Archive for Ithaca

David Cox (1924-2022)

Posted in Books, Statistics, University life with tags , , , , , , , , , , , , , , , , , , , , , , , , on January 20, 2022 by xi'an

It is with much sadness that I heard from Oxford yesterday night that David Cox had passed away. Hither goes a giant of the field, whose contributions to theoretical and methodological statistics are enormous and whose impact on society is truly exceptional. He was the first recipient of the International Prize in Statistics in 2016 (aka the “Nobel of Statistics”) among many awards and a Fellow of the Royal Society among many other recognitions. He was also the editor of Biometrika for 25 years (!) and was still submitting papers to the journal a few month ago. Statistical Science published a conversation between Nancy Reid and him that tells a lot about the man and his amazing modesty. While I had met him in 1989, when he was visiting Cornell University as a distinguished visitor (and when I drove him to the house of Anne and George Casella for dinner once), then again in the 1990s when he came on a two-day visit to CREST,  we only really had a significant conversation in 2011 (!), when David and I attended the colloquium in honour of Mike Titterington in Glasgow and he proved to be most interested in the ABC algorithm. He published a connected paper in Biometrika the year after, with Christiana Katsonaki. We met a few more times later, always in Oxford, to again discuss ABC. In each occasion, he was incredibly kind and considerate.

your GAN is secretly an energy-based model

Posted in Books, Statistics, University life with tags , , , , , , , , , , , , , on January 5, 2021 by xi'an

As I was reading this NeurIPS 2020 paper by Che et al., and trying to make sense of it, I came across a citation to our paper Casella, Robert and Wells (2004) on a generalized accept-reject sampling scheme where the proposal changes at each simulation that sounds surprising if appreciated! But after checking this paper also appears as the first reference on the Wikipedia page for rejection sampling, which makes me wonder if many actually read it. (On the side, we mostly wrote this paper on a drive from Baltimore to Ithaca, after JSM 1999.)

“We provide more evidence that it is beneficial to sample from the energy-based model defined both by the generator and the discriminator instead of from the generator only.”

The paper seems to propose a post-processing of the generator output by a GAN, generating from the mixture of both generator and discriminator, via a (unscented) Langevin algorithm. The core idea is that, if p(.) is the true data generating process, g(.) the estimated generator and d(.) the discriminator, then

p(x) ≈ p⁰(x)∝g(x) exp(d(x))

(The approximation would be exact the discriminator optimal.) The authors work with the latent z’s, in the GAN meaning that generating pseudo-data x from g means taking a deterministic transform of z, x=G(z). When considering the above p⁰, a generation from p⁰ can be seen as accept-reject with acceptance probability proportional to exp[d{G(z)}]. (On the side, Lemma 1 is the standard validation for accept-reject sampling schemes.)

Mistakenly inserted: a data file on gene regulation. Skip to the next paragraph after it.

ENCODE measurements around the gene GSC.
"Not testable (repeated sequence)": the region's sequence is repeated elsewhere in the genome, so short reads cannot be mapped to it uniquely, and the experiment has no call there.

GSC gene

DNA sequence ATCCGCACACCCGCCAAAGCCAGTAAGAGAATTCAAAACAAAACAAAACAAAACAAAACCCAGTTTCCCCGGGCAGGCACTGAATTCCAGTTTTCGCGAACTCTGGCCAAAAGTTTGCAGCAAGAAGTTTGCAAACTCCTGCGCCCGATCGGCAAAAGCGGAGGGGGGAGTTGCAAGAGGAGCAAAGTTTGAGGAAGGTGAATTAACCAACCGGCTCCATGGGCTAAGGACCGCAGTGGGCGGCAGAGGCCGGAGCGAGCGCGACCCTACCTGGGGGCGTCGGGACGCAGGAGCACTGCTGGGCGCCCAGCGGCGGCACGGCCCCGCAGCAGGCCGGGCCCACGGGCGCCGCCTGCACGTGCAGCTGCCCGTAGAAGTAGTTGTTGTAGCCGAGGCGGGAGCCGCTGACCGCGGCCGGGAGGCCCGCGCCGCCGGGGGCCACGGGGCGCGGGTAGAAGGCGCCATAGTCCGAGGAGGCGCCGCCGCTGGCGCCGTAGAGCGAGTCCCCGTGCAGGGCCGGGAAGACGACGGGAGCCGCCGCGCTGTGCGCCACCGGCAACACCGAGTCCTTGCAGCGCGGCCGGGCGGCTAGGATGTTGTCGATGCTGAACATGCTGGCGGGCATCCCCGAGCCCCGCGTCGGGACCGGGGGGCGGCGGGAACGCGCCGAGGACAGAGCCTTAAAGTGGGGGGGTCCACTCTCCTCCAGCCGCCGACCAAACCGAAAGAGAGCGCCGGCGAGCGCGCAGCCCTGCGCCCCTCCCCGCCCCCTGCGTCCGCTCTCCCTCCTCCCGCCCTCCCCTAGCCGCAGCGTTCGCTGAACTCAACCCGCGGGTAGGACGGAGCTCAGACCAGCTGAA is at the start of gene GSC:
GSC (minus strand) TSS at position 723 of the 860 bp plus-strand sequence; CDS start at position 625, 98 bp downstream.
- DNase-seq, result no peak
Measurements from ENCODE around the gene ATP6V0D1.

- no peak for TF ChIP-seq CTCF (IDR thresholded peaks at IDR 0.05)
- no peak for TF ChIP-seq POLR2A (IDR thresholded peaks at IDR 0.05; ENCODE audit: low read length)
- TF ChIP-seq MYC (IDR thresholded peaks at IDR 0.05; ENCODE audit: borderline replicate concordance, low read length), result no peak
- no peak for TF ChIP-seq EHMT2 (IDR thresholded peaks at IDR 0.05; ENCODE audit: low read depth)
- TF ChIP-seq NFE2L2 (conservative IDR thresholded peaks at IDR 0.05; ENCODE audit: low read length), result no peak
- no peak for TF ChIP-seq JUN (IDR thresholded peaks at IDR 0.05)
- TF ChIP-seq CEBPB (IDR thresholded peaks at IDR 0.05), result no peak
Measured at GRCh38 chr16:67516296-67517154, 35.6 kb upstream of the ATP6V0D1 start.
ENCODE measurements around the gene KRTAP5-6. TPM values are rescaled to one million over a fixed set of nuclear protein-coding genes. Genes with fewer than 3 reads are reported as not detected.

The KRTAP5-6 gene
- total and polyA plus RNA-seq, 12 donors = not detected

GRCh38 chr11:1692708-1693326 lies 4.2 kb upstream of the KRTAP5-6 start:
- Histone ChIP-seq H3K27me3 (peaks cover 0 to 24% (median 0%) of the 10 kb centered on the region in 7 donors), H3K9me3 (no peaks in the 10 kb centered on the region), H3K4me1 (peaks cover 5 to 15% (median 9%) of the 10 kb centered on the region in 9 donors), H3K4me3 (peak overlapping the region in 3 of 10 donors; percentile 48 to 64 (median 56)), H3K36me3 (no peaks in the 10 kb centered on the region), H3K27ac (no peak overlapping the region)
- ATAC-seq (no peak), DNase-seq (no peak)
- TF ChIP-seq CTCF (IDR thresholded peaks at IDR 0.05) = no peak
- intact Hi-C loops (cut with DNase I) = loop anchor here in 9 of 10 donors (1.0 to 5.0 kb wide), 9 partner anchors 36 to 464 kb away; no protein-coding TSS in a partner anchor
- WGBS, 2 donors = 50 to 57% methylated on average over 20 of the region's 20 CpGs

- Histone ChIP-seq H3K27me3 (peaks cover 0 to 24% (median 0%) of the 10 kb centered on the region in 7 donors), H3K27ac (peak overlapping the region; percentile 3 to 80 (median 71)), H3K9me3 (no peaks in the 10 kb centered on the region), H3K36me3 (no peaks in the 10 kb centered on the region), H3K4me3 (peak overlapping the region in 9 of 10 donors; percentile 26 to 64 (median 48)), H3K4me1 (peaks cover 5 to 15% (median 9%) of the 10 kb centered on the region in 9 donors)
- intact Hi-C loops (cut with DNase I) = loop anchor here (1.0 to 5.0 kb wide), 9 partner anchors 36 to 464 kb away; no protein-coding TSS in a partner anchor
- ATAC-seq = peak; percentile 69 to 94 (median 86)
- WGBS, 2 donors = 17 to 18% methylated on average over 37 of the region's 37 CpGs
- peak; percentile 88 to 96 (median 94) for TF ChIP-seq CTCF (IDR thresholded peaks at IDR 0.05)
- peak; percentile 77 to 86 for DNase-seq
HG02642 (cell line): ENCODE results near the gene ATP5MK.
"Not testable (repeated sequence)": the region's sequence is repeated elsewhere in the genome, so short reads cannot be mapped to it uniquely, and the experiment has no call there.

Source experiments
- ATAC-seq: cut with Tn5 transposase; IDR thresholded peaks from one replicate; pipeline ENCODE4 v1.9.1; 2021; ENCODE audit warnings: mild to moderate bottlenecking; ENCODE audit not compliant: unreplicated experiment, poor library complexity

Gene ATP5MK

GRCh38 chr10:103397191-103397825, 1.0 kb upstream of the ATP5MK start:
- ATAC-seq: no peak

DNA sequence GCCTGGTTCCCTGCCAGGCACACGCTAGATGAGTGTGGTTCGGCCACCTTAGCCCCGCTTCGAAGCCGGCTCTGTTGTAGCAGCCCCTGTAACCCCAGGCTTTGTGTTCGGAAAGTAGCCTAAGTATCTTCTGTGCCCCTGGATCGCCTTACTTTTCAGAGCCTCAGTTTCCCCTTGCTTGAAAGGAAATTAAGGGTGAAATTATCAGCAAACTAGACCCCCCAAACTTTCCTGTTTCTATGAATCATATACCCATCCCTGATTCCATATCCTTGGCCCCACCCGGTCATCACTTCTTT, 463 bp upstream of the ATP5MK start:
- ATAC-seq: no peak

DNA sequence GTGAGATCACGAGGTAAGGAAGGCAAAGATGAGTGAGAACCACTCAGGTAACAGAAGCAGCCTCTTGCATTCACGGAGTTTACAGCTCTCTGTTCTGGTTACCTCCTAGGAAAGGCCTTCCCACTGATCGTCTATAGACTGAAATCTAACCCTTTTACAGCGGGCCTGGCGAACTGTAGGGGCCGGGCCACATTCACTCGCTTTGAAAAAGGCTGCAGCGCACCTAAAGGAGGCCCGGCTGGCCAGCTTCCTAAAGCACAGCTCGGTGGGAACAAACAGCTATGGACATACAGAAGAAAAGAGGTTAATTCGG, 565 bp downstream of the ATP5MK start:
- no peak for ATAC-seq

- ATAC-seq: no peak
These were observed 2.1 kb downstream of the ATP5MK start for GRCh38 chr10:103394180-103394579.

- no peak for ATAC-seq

Reading this paper made me realise how much the field had evolved since my previous GAN related read. With directions like Metropolis-Hastings GANs and Wasserstein GANs. (And I noticed a “broader impact” section past the conclusion section about possible misuses with societal consequences, which is a new requirement for NeurIPS publications.)

Grand Central Terminal

Posted in Books, pictures, Travel with tags , , , , , , , , , , , on April 22, 2020 by xi'an

not for the faint-hearted!

Posted in Books, Kids, pictures, Travel with tags , , , , , on March 21, 2016 by xi'an

While flying over to Boston yesterday, I had a look at The Martian on my seat screen but this proved too much of a hardship: after watching the early self-surgery scene, which is definitely realistic and somewhat gory, I just fainted. Really and truly fainted, which means I came back to my senses being dragged on the plane floor by two Air France flight attendants!, hearing and seeing them but being unable to react for a dozen seconds. There was a doctor in the plane who checked upon me while I was coming back to my senses and his final advice was to stop watching this “kind of movies”, as if I knew I was going to faint from watching a  PG-13 movie… (It actually happened to me once earlier, in that I came close to fainting from watching The Last Temptation of Christ in Ithaca in the 80’s, while protesters were demonstrating outside the cinema.) Quite an embarrassment, frankly! And I did not even watch the rest of the movie…

Cayuga 1989

Posted in Kids, Travel, Wines with tags , , , , , on August 20, 2015 by xi'an


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